- J. M. Shoffner, M. D. Brown, A. Torroni et al., “Mitochondrial DNA variants observed in Alzheimer disease and Parkinson disease patients,” Genomics, vol. 17, no. 1, pp. 171–184, 1993.
- S. Kosel, R. Egensperger, P. Mehraein, and M. B. Graeber, “No association of mutations at nucleotide 5460 of mitochondrial NADH dehydrogenase with Alzheimer's disease,” Biochemical and Biophysical Research Communications, vol. 203, no. 2, pp. 745–749, 1994.
- U. Mayr-Wohlfart, C. Paulus, and G. Rödel, “Mitochondrial DNA mutations in multiple sclerosis patients with severe optic involvement,” Acta Neurologica Scandinavica, vol. 94, no. 3, pp. 167–171, 1996.
- N. M. Schnopp, S. Kösel, R. Egensperger, and M. B. Graeber, “Regional heterogeneity of mtDNA heteroplasmy in Parkinsonian brain,” Clinical Neuropathology, vol. 15, no. 6, pp. 348–352, 1996.
- D. K. Simon, R. Mayeux, K. Marder, N. W. Kowall, M. F. Beal, and D. R. Johns, “Mitochondrial DNA mutations in complex I and tRNA genes in Parkinson's disease,” Neurology, vol. 54, no. 3, pp. 703–709, 2000.
- M. Tanaka, N. Fuku, T. Takeyasu et al., “Golden mean to longevity: rareness of mitochondrial cytochrome b variants in centenarians but not in patients with Parkinson's disease,” Journal of Neuroscience Research, vol. 70, no. 3, pp. 347–355, 2002.
- T. M. Dawson and V. L. Dawson, “Molecular pathways of neurodegeneration in Parkinson's disease,” Science, vol. 302, no. 5646, pp. 819–822, 2003.
- O. A. Ross, R. McCormack, L. D. Maxwell et al., “mt4216C variant in linkage with the mtDNA TJ cluster may confer a susceptibility to mitochondrial dysfunction resulting in an increased risk of Parkinson's disease in the Irish,” Experimental Gerontology, vol. 38, no. 4, pp. 397–405, 2003.
- J. W. Lustbader, M. Cirilli, C. Lin et al., “ABAD directly links Aβ to mitochondrial toxicity in Alzheimer's disease,” Science, vol. 304, no. 5669, pp. 448–452, 2004.
- A. K. Niemi, J. S. Moilanen, M. Tanaka et al., “A combination of three common inherited mitochondrial DNA polymorphisms promotes longevity in Finnish and Japanese subjects,” European Journal of Human Genetics, vol. 13, no. 2, pp. 166–170, 2005.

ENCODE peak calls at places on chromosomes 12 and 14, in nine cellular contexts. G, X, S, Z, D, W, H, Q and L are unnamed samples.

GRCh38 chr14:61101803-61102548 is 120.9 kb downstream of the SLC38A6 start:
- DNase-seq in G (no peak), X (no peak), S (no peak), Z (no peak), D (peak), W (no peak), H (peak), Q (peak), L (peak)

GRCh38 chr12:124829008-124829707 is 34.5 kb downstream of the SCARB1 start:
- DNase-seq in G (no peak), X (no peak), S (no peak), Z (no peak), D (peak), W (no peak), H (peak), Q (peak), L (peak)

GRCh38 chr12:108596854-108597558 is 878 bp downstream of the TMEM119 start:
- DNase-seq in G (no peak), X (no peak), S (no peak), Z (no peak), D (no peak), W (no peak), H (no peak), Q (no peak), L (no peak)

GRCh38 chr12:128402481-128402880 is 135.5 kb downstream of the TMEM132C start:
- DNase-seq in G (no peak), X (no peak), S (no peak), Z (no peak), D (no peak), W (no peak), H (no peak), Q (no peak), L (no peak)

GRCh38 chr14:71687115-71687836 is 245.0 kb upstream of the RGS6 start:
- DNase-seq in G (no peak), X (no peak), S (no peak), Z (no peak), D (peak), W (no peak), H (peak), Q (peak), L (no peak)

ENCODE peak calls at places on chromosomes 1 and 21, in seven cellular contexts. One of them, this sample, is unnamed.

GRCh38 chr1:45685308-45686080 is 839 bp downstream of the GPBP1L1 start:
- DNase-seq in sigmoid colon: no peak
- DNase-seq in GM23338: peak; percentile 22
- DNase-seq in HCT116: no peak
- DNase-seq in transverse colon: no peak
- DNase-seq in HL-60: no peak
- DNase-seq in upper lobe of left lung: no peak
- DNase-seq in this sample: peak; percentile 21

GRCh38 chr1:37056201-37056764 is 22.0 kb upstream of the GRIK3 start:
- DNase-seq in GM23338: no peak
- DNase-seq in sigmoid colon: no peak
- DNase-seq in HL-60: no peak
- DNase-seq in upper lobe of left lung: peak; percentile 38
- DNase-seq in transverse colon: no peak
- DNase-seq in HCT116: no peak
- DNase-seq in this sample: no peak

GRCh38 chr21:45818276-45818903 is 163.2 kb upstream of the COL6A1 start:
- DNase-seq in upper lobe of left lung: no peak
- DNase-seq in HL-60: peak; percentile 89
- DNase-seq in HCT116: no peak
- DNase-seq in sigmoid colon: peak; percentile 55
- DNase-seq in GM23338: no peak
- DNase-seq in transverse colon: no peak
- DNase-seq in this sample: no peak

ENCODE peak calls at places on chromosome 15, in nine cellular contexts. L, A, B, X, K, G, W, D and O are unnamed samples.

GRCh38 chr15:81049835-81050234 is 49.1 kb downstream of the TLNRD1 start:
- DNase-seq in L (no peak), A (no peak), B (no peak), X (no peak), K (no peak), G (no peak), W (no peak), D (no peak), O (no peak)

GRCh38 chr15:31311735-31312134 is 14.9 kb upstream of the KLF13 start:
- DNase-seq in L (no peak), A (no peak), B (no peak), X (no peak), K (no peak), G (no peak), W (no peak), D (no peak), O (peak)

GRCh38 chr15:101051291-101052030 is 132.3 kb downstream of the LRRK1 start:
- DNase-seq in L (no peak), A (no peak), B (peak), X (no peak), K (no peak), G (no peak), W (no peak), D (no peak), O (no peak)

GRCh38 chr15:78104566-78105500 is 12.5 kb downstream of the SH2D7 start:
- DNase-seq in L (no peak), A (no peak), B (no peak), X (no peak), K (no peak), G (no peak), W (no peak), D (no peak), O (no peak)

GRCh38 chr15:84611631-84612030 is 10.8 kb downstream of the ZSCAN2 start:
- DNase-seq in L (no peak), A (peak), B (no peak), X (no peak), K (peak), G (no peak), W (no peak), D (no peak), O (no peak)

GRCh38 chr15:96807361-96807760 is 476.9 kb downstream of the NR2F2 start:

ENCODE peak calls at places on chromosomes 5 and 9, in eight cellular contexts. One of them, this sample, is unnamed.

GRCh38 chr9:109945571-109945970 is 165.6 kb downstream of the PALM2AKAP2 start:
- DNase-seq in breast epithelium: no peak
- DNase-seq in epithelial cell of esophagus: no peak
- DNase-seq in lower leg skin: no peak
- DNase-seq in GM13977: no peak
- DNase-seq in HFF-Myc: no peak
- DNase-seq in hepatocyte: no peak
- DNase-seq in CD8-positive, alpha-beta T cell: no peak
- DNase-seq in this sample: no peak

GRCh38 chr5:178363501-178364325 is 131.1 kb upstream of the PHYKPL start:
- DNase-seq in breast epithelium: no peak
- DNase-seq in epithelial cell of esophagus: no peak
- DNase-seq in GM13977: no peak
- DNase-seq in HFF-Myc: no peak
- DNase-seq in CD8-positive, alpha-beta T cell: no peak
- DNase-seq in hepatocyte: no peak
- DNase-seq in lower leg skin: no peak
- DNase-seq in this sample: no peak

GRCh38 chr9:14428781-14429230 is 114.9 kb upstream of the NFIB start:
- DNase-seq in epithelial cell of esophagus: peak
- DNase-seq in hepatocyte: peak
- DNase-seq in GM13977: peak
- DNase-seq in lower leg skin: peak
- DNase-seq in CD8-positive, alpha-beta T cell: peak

- G. Alexe, N. Fuku, E. Bilal et al., “Enrichment of longevity phenotype in mtDNA haplogroups D4b2b, D4a, and D5 in the Japanese population,” Human Genetics, vol. 121, no. 3-4, pp. 347–356, 2007.
- N. Fuku, K. S. Park, Y. Yamada et al., “Mitochondrial haplogroup N9a confers resistance against type 2 diabetes in Asians,” American Journal of Human Genetics, vol. 80, no. 3, pp. 407–415, 2007.
- P. F. Chinnery, C. Mowbray, S. K. Patel et al., “Mitochondrial DNA haplogroups and type 2 diabetes: a study of 897 cases and 1010 controls,” Journal of Medical Genetics, vol. 44, no. 6, article e80, 2007.
- W. Kim, T. K. Yoo, D. J. Shin et al., “Mitochondrial DNA haplogroup analysis reveals no association between the common genetic lineages and prostate cancer in the Korean population,” PLoS ONE, vol. 3, no. 5, Article ID e2211, 2008.
- A. Maruszak, J. A. Canter, M. Styczyńska, C. Zekanowski, and M. Barcikowska, “Mitochondrial haplogroup H and Alzheimer's disease—is there a connection?” Neurobiology of Aging, vol. 30, no. 11, pp. 1749–1755, 2009.
- J. Feder, I. Blech, O. Ovadia et al., “Differences in mtDNA haplogroup distribution among 3 Jewish populations alter susceptibility to T2DM complications,” BMC Genomics, vol. 9, article 198, 2008.
- T. Poggio and F. Girosi, “Networks for approximation and learning,” Proceedings of the IEEE, vol. 78, no. 9, pp. 1481–1497, 1990.
- C. H. Wu and J. W. McLarty, Neural Networks and Genome Informatics, Elsevier Science, New York, NY, USA, 2000.
- S. Takasaki, “Mitochondrial haplogroups associated with Japanese centenarians, Alzheimer's patients, Parkinson's patients, type 2 diabetic patients and healthy non-obese young males,” Journal of Genetics and Genomics, vol. 36, no. 7, pp. 425–434, 2009.
- R. Saxena, P. I. W. de Bakker, K. Singer et al., “Comprehensive association testing of common mitochondrial DNA variation in metabolic disease,” American Journal of Human Genetics, vol. 79, no. 1, pp. 54–61, 2006.
- E. Bilal, R. Rabadan, G. Alexe et al., “Mitochondrial DNA haplogroup D4a is a marker for extreme longevity in Japan,” PLoS ONE, vol. 3, no. 6, Article ID e2421, 2008.
- M. Tanaka, V. M. Cabrera, A. M. González et al., “Mitochondrial genome variation in Eastern Asia and the peopling of Japan,” Genome Research, vol. 14, no. 10, pp. 1832–1850, 2004.
- C. Herrnstadt, J. L. Elson, E. Fahy et al., “Reduced-median-network analysis of complete mitochondrial DNA coding-region sequences for the major African, Asian, and European haplogroups,” American Journal of Human Genetics, vol. 70, no. 5, pp. 1152–1171, 2002.
- Q. P. Kong, Y. G. Yao, C. Sun, H. J. Bandelt, C. L. Zhu, and Y. P. Zhang, “Phylogeny of East Asian mitochondrial DNA lineages inferred from complete sequences,” American Journal of Human Genetics, vol. 73, no. 3, pp. 671–676, 2003.
- S. Takasaki, Y. Kawamura, and A. Konagaya, “Selecting effective siRNA sequences by using radial basis function network and decision tree learning,” BMC Bioinformatics, vol. 7, supplement 5, p. S22, 2006.
Copyright © 2012 Shigeru Takasaki. This is an open access article distributed under the Creative Commons Attribution License, which permits unrestricted use, distribution, and reproduction in any medium, provided the original work is properly cited.